For the first time since before the colonial era, local players are making their own big decisions and the traditional powers have to adapt By Fyodor Lukyanov, the editor-in-chief of Russia in Global Affairs, chairman of the Presidium of the Council on Foreign and Defense Policy, and research director of the Valdai International Discussion Club.Russian President Vladimir Putin, from left, Iranian President Ebrahim Raisi and Turkish President Recep Tayyip Erdogan, pose for a photo prior to their talks at the Saadabad palace, in Tehran, Iran,Tuesday, July 19, 2022. © Sergei Savostyanov, Sputnik, Kremlin Pool Photo via AP

While the world’s attention is focused on Ukraine, the Middle East is bubbling under the surface again. No one expected processes there to freeze, but their dynamics are changing. In fact, the direction of these adjustments has been notable for quite some time and it’s becoming more obvious.

The Middle East is increasingly becoming a space in which the course of events is determined by the interaction of regional players, and the role of external forces, traditionally very large, has reduced in relative terms.

Historically, at least for the last century and a half, it has been the other way round. External powers – first the Western European colonial powers, then the US and the USSR – have carried out various forms of expansion, during which they have manipulated relations with each other. The countries of the region have always decried outside interference saying it does not allow them to establish local balance and stability on their own. But at the same time, they have also turned to the great powers themselves, involving them in achieving their goals. As a result, the Middle East has consistently been an arena of entangled interactions, which has guaranteed constant upheaval.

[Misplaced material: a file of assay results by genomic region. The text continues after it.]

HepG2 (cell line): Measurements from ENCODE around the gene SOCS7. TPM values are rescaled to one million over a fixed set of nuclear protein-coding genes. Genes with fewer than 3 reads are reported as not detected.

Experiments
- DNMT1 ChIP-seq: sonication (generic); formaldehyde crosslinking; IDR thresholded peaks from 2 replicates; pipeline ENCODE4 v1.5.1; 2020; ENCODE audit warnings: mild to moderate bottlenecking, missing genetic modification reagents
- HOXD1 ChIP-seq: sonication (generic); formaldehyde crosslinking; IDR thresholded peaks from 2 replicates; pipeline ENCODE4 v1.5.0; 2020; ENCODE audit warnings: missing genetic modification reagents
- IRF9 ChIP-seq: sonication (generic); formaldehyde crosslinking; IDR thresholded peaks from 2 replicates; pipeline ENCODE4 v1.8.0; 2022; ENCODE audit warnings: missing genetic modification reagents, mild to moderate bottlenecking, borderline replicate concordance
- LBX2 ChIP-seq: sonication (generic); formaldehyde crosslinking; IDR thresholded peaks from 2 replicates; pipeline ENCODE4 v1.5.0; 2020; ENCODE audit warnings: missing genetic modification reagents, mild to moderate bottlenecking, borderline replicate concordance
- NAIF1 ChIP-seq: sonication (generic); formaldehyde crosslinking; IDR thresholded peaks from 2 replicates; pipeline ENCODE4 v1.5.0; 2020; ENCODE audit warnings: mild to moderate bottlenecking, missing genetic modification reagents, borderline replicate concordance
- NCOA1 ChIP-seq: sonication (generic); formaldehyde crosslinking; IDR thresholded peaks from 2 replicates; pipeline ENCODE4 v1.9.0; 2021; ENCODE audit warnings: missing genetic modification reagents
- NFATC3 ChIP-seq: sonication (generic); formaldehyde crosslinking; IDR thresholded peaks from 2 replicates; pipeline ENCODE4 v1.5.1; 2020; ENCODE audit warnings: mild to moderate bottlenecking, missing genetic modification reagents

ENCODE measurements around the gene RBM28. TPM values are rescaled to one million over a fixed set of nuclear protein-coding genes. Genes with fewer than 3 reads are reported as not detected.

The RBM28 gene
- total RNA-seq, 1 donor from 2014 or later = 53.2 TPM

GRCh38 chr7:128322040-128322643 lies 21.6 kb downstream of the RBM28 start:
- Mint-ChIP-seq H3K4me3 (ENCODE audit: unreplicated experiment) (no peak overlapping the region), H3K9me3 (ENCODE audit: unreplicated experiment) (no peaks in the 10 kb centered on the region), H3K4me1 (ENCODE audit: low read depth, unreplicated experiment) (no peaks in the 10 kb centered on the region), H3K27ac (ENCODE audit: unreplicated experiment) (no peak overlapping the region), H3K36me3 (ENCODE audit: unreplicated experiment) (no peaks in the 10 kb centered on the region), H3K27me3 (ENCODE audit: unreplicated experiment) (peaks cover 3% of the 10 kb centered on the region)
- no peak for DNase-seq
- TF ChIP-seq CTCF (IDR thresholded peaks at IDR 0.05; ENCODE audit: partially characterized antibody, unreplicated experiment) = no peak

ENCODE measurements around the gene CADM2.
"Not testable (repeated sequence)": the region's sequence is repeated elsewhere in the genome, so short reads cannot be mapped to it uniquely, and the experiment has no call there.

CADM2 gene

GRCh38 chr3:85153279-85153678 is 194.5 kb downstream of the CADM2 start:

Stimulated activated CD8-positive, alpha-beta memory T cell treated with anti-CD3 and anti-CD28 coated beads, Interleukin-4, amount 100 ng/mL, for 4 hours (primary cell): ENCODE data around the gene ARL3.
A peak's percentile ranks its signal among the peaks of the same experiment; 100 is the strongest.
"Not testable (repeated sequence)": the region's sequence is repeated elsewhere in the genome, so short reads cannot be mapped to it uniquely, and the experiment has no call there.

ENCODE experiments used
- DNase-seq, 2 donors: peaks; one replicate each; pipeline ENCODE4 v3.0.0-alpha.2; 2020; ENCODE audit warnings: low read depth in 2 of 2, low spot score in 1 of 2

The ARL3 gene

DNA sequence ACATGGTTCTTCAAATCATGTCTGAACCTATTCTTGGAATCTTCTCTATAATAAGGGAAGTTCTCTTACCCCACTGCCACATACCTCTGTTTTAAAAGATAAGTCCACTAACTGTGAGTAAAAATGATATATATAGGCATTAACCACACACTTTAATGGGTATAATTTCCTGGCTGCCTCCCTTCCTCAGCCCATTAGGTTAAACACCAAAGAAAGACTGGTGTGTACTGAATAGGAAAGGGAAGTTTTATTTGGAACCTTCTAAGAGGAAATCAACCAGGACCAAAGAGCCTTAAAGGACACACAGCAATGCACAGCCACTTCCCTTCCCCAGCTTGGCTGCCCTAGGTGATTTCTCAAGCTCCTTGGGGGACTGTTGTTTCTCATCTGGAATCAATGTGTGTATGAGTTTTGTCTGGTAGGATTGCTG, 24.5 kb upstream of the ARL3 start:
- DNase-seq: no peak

To say that this situation has changed dramatically would be premature. However, the trends in Middle Eastern development follow (or perhaps catalyze) common global patterns. They are as follows.

The capacity of large countries to pursue their own agenda is diminishing, while the role of medium-sized countries is comparatively increasing.’

In absolute terms, the great powers still have more potential, but in relative terms, the gap is shrinking rapidly.

Türkiye is at the center of the current revitalization of the Middle East. Recep Tayyip Erdogan has managed to turn his country into an indispensable, participant in international processes; the Ukrainian crisis has played into his hands in this sense.

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This position allows Ankara to speak louder about its regional demands, without taking its American patrons into consideration, let alone the Western Europeans. One can only look on in wonderment at how Erdogan skillfully used an issue that had little to do with Türkiye – the NATO membership of Sweden and Finland. And so on.